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Update: Tues 19:20

Currently at lat/long: n37 29.219 e71 33.748

Pamir Lodge, Khorog, Tajikistan

Mobile signals have been a bit wayward recently. Out by the gate in Sary-Tash, breathing dropped the signal, so it seemed, and mid-way through the update being sent the iPhone reported "No Service" and yet the SMS went through. In Murgab, last night I had a perfect mobile signal and could receive texts but absolutely not send them. Very odd.

The President

Anyway, I rolled into the town of Vin, I think -- it wasn't on the GPS and I've been running the GPS on a 500m resolution so unless I see a town name it's impossible to match to the paper map, and was brought to a halt by the police. After establishing that spoken word was pointless he indicated that I could go ahead so long as I went slowly, 20kph.

I set off and round the bend the street was packed with people dressed in their traditional finest, mostly schoolchildren but a lot of adults too, most with some little Tajik flags to wave. So I waved at them and they waved back. Everyone seemed to enjoy the spectacle of the biker being pomp and circumstanced by the town.

Until about halfway through when another policeman (there had been loads) waved me to a halt and told me to park at the side. I made some sort of protestation but it was clear I wasn't going any further. I did establish, after a wild guess, that the president was coming.

So I parked up and fiddled a bit and faffed and took my thermal layer off as down here in the lowlands (2000+m) it was a bit hot. The presidential helicopter then thundered up the valley and I whipped out the camera to grab a shot only to be berated by the policeman and told not to take any pictures. Oh, OK.

I then stood at the side of the road with the express intent of diligently waving at the president as he went past but instead had my head down sending the update when the cavalcade swept past. I assume he was in there somewhere as there wasn't any large limo but rather a long series of small cars that I wasn't paying attention to. I'm not sure any of the kids knew much better either but just waved diligently when they were told to.

I was then told to go. I asked if I could take a picture of the crowd and the policeman relented and said I could take one. One! I was then urged to go ("Get Out!") and got on my bike and went...

As far as the next policeman who told me to stop. After some shouting with the other policeman I was then told to go, again. Running up through the crowd, there were more adults togged up and a mere 300m further up the presidential chopper and another large military one were parked up on the sports pitch (I hesitate to say footy as I didn't actually see any posts and in the previous town there'd been a volloyball court set up in the dirt at the side of the road) and the reception people were gradually disbanding.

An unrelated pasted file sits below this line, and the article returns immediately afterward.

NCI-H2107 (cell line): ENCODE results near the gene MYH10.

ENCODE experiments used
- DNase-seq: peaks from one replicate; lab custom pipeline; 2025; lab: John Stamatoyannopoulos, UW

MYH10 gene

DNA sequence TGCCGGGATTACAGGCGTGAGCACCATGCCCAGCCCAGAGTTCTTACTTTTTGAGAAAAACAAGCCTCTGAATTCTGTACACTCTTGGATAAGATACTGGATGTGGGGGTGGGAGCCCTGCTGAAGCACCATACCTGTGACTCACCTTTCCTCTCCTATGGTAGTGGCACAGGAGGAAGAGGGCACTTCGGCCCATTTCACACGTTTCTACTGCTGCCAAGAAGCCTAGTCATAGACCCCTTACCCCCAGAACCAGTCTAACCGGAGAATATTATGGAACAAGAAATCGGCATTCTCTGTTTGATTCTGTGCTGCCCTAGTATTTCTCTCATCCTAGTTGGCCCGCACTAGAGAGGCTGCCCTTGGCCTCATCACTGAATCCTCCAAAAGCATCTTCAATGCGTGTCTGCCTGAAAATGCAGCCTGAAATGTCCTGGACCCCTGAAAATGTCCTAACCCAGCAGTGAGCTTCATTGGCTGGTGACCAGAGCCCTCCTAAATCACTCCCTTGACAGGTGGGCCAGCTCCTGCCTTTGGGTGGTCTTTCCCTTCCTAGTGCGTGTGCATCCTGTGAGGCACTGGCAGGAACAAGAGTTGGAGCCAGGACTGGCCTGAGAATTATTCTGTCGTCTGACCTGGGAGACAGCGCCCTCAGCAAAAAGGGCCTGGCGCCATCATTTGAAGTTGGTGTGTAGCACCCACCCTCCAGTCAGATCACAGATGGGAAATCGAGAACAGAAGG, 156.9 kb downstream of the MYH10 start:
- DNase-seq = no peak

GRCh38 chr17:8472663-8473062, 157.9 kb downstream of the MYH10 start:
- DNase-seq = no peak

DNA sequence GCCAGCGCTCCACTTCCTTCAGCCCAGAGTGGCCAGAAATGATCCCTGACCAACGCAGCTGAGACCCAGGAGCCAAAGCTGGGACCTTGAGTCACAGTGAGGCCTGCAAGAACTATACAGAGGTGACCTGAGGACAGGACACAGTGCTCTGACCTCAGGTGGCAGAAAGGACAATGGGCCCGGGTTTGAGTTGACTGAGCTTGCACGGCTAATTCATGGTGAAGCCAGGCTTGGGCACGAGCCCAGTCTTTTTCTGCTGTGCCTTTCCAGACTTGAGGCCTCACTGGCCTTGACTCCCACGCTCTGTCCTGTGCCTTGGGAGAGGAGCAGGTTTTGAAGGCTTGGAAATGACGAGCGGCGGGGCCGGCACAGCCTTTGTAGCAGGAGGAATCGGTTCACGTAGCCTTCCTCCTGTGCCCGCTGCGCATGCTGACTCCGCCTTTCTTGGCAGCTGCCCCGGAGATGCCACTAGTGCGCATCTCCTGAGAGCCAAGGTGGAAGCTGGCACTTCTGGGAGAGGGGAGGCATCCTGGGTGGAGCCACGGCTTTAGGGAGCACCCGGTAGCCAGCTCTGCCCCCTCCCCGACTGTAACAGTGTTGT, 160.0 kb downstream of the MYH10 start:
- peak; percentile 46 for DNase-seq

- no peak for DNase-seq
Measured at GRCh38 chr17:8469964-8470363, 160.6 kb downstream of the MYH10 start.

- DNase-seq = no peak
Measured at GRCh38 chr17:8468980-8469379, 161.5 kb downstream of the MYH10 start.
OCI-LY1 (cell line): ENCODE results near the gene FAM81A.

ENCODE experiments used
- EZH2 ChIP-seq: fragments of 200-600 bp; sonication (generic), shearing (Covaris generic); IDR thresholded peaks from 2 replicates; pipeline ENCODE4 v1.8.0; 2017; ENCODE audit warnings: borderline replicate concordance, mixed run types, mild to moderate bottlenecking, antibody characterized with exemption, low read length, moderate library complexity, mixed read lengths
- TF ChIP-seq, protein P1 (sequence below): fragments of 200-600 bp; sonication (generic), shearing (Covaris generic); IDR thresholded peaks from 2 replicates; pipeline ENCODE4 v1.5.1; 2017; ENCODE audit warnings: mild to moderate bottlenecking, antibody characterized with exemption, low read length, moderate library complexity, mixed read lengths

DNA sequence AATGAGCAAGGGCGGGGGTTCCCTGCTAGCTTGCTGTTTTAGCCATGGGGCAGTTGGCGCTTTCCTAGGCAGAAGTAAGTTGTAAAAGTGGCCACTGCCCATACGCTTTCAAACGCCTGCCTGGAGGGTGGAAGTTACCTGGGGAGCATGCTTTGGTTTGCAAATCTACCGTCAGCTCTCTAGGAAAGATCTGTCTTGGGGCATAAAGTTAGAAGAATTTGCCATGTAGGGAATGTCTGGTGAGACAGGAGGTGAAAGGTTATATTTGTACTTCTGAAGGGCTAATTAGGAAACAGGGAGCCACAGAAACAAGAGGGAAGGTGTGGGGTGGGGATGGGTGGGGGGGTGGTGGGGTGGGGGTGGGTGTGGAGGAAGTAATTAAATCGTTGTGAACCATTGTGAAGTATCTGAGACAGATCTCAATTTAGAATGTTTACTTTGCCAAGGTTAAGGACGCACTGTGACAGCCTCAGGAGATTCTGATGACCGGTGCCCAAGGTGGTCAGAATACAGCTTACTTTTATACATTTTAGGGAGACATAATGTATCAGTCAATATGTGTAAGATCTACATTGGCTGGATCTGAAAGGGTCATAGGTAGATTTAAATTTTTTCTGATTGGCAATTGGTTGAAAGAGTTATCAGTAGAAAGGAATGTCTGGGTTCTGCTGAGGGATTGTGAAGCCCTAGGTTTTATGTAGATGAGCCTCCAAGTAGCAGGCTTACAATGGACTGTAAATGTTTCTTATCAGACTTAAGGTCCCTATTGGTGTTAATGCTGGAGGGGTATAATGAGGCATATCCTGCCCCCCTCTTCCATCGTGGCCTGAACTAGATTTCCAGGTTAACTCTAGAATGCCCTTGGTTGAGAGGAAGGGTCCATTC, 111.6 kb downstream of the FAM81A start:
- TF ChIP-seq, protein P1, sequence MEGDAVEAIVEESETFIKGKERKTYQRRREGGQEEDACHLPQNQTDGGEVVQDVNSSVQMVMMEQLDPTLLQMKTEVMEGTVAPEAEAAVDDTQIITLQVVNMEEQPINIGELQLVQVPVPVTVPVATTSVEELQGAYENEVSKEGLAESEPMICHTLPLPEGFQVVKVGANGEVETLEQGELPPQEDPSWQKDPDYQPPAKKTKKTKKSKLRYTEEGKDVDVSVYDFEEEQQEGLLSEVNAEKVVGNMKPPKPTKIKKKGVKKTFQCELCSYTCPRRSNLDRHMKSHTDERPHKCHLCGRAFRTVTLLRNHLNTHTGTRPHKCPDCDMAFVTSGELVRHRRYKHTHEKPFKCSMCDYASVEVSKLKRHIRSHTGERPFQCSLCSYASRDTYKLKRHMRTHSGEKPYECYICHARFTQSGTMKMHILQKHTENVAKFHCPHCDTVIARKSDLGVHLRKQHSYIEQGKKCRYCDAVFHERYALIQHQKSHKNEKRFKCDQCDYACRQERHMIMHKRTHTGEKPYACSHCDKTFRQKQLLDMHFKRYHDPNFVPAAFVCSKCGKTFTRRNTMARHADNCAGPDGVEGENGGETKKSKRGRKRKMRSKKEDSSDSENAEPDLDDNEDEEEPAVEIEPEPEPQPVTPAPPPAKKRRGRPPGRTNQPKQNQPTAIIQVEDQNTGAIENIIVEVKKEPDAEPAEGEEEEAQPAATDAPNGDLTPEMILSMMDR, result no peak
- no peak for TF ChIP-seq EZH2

Further on, where the president clearly wasn't headed, there were still lots of kids loitering so we all went back into waving mode.

Since Osh, the people have been very friendly. In southern Kyrgyzstan, people were waving at me more than I was waving at them. It's very tiring!

The Pamirs

As briefly reported the Pamirs are very good as rumbling through mountain ranges go. The river valleys are wide and you can see a long way although disappointingly these brown "foothills" obscure the snow-capped peaks you really want to see. You can see a long way, that is, as long as it's not in the direction of the snow/hail storm that was menacing me from the north today.

For the most part the Pamir Highway itself has been in pretty good nick with only a 40km stretch of gravel roads today. The rest is good tarmac with the odd gravelly repair or patches of subsidence to keep your eyes open for. Generally you can rattle along at 70-90 kph without much of a worry (until you're kicked out of the saddle by an unseen dip, etc.).

What you don't get is much in the way of facilities. I'm beginning to reek (even by overland biker standards) and the beard is getting itchy. All the talk is of bowel movements so you're usually glad not to talk to anyone. The facilities are usually outdoor squats over pit latrines. At least there's a roof over your head.

There are a LOT of cyclists. I thought cyclists were nuts in New Zealand but out here people are cycling in deserts in 40+C and then up over 4600+m passes in essentially wilderness. I'm lucky that I can travel 300km from "town" to "town" in a day. They'll take three or more days and there's barely anything, so far as I can see, in between. Maybe at their pace they're more attentive to whether an isolated property is selling food.

I'm going to head back into the hills up the Wakhan corridor (the road that heads south out of Khorog and round the border with Afghanistan and rejoin the Pamir Highway to be back here the night after tomorrow.

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